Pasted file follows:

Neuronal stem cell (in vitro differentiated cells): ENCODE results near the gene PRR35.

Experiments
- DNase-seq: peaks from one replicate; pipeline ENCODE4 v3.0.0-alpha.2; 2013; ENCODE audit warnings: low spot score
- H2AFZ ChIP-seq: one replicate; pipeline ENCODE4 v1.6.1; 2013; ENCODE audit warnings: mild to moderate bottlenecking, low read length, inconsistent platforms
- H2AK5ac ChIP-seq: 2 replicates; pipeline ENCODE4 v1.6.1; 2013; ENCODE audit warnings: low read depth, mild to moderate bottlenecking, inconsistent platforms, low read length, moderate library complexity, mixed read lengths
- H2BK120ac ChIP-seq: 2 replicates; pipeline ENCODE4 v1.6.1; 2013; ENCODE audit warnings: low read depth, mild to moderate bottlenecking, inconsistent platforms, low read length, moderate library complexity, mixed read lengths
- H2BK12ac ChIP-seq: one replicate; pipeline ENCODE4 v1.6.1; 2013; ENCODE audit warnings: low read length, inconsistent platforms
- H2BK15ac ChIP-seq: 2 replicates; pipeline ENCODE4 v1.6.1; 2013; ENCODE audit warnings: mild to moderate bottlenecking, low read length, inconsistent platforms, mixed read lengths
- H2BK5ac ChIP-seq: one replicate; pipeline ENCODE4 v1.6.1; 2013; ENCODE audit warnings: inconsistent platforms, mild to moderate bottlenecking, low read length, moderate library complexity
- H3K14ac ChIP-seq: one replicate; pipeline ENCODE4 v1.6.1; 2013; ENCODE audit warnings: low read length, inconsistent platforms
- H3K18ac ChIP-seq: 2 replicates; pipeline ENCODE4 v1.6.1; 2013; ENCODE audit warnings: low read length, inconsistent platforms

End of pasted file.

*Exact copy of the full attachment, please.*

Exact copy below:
Neuronal stem cell (in vitro differentiated cells): ENCODE results near the gene PRR35.

Experiments
- DNase-seq: peaks from one replicate; pipeline ENCODE4 v3.0.0-alpha.2; 2013; ENCODE audit warnings: low spot score
- H2AFZ ChIP-seq: one replicate; pipeline ENCODE4 v1.6.1; 2013; ENCODE audit warnings: mild to moderate bottlenecking, low read length, inconsistent platforms
- H2AK5ac ChIP-seq: 2 replicates; pipeline ENCODE4 v1.6.1; 2013; ENCODE audit warnings: low read depth, mild to moderate bottlenecking, inconsistent platforms, low read length, moderate library complexity, mixed read lengths
- H2BK120ac ChIP-seq: 2 replicates; pipeline ENCODE4 v1.6.1; 2013; ENCODE audit warnings: low read depth, mild to moderate bottlenecking, inconsistent platforms, low read length, moderate library complexity, mixed read lengths
- H2BK12ac ChIP-seq: one replicate; pipeline ENCODE4 v1.6.1; 2013; ENCODE audit warnings: low read length, inconsistent platforms
- H2BK15ac ChIP-seq: 2 replicates; pipeline ENCODE4 v1.6.1; 2013; ENCODE audit warnings: mild to moderate bottlenecking, low read length, inconsistent platforms, mixed read lengths
- H2BK5ac ChIP-seq: one replicate; pipeline ENCODE4 v1.6.1; 2013; ENCODE audit warnings: inconsistent platforms, mild to moderate bottlenecking, low read length, moderate library complexity
- H3K14ac ChIP-seq: one replicate; pipeline ENCODE4 v1.6.1; 2013; ENCODE audit warnings: low read length, inconsistent platforms
- H3K18ac ChIP-seq: 2 replicates; pipeline ENCODE4 v1.6.1; 2013; ENCODE audit warnings: low read length, inconsistent platforms